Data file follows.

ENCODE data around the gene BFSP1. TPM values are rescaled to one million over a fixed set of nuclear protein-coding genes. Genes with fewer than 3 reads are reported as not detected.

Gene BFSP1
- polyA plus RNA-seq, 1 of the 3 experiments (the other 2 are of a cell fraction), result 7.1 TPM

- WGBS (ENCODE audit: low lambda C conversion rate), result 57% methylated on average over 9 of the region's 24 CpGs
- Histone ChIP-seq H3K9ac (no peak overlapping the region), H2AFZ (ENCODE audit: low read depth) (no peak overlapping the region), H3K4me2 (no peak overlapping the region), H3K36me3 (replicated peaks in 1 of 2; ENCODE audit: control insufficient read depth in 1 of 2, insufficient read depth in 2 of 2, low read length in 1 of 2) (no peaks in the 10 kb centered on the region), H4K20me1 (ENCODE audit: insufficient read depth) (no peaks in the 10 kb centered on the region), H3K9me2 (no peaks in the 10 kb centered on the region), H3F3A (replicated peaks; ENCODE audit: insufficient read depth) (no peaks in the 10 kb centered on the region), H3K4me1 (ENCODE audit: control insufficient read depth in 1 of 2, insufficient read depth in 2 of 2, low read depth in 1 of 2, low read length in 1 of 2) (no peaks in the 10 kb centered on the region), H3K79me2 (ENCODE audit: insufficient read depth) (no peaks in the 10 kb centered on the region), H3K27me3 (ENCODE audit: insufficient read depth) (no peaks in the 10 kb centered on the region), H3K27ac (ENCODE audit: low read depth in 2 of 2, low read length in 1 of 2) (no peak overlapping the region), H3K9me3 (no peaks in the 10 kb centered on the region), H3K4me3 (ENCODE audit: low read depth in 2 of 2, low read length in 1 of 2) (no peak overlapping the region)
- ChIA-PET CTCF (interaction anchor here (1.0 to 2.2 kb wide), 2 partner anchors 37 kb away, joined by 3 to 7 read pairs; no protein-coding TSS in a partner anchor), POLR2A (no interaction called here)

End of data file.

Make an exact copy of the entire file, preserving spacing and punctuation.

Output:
ENCODE data around the gene BFSP1. TPM values are rescaled to one million over a fixed set of nuclear protein-coding genes. Genes with fewer than 3 reads are reported as not detected.

Gene BFSP1
- polyA plus RNA-seq, 1 of the 3 experiments (the other 2 are of a cell fraction), result 7.1 TPM

- WGBS (ENCODE audit: low lambda C conversion rate), result 57% methylated on average over 9 of the region's 24 CpGs
- Histone ChIP-seq H3K9ac (no peak overlapping the region), H2AFZ (ENCODE audit: low read depth) (no peak overlapping the region), H3K4me2 (no peak overlapping the region), H3K36me3 (replicated peaks in 1 of 2; ENCODE audit: control insufficient read depth in 1 of 2, insufficient read depth in 2 of 2, low read length in 1 of 2) (no peaks in the 10 kb centered on the region), H4K20me1 (ENCODE audit: insufficient read depth) (no peaks in the 10 kb centered on the region), H3K9me2 (no peaks in the 10 kb centered on the region), H3F3A (replicated peaks; ENCODE audit: insufficient read depth) (no peaks in the 10 kb centered on the region), H3K4me1 (ENCODE audit: control insufficient read depth in 1 of 2, insufficient read depth in 2 of 2, low read depth in 1 of 2, low read length in 1 of 2) (no peaks in the 10 kb centered on the region), H3K79me2 (ENCODE audit: insufficient read depth) (no peaks in the 10 kb centered on the region), H3K27me3 (ENCODE audit: insufficient read depth) (no peaks in the 10 kb centered on the region), H3K27ac (ENCODE audit: low read depth in 2 of 2, low read length in 1 of 2) (no peak overlapping the region), H3K9me3 (no peaks in the 10 kb centered on the region), H3K4me3 (ENCODE audit: low read depth in 2 of 2, low read length in 1 of 2) (no peak overlapping the region)
- ChIA-PET CTCF (interaction anchor here (1.0 to 2.2 kb wide), 2 partner anchors 37 kb away, joined by 3 to 7 read pairs; no protein-coding TSS in a partner anchor), POLR2A (no interaction called here)